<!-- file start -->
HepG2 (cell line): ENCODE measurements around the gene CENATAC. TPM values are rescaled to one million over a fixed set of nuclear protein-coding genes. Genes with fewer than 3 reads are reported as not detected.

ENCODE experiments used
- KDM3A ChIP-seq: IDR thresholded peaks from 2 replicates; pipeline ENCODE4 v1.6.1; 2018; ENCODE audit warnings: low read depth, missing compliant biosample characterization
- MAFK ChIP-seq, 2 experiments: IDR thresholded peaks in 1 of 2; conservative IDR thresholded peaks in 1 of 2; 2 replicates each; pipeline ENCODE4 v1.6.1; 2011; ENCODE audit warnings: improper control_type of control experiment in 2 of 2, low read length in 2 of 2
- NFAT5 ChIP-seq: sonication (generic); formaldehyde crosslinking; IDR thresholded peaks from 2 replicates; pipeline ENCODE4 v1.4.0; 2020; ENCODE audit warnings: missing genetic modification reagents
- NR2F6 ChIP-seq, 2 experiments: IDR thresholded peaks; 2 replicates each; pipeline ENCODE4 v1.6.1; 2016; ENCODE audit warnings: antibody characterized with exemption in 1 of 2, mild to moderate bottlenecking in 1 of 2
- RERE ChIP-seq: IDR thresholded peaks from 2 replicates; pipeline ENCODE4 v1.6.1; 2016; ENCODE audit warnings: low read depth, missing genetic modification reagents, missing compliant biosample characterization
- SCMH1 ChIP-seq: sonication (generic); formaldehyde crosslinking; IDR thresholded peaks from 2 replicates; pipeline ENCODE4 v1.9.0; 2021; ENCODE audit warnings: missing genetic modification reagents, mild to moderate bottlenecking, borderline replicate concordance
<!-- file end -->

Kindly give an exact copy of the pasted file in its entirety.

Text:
HepG2 (cell line): ENCODE measurements around the gene CENATAC. TPM values are rescaled to one million over a fixed set of nuclear protein-coding genes. Genes with fewer than 3 reads are reported as not detected.

ENCODE experiments used
- KDM3A ChIP-seq: IDR thresholded peaks from 2 replicates; pipeline ENCODE4 v1.6.1; 2018; ENCODE audit warnings: low read depth, missing compliant biosample characterization
- MAFK ChIP-seq, 2 experiments: IDR thresholded peaks in 1 of 2; conservative IDR thresholded peaks in 1 of 2; 2 replicates each; pipeline ENCODE4 v1.6.1; 2011; ENCODE audit warnings: improper control_type of control experiment in 2 of 2, low read length in 2 of 2
- NFAT5 ChIP-seq: sonication (generic); formaldehyde crosslinking; IDR thresholded peaks from 2 replicates; pipeline ENCODE4 v1.4.0; 2020; ENCODE audit warnings: missing genetic modification reagents
- NR2F6 ChIP-seq, 2 experiments: IDR thresholded peaks; 2 replicates each; pipeline ENCODE4 v1.6.1; 2016; ENCODE audit warnings: antibody characterized with exemption in 1 of 2, mild to moderate bottlenecking in 1 of 2
- RERE ChIP-seq: IDR thresholded peaks from 2 replicates; pipeline ENCODE4 v1.6.1; 2016; ENCODE audit warnings: low read depth, missing genetic modification reagents, missing compliant biosample characterization
- SCMH1 ChIP-seq: sonication (generic); formaldehyde crosslinking; IDR thresholded peaks from 2 replicates; pipeline ENCODE4 v1.9.0; 2021; ENCODE audit warnings: missing genetic modification reagents, mild to moderate bottlenecking, borderline replicate concordance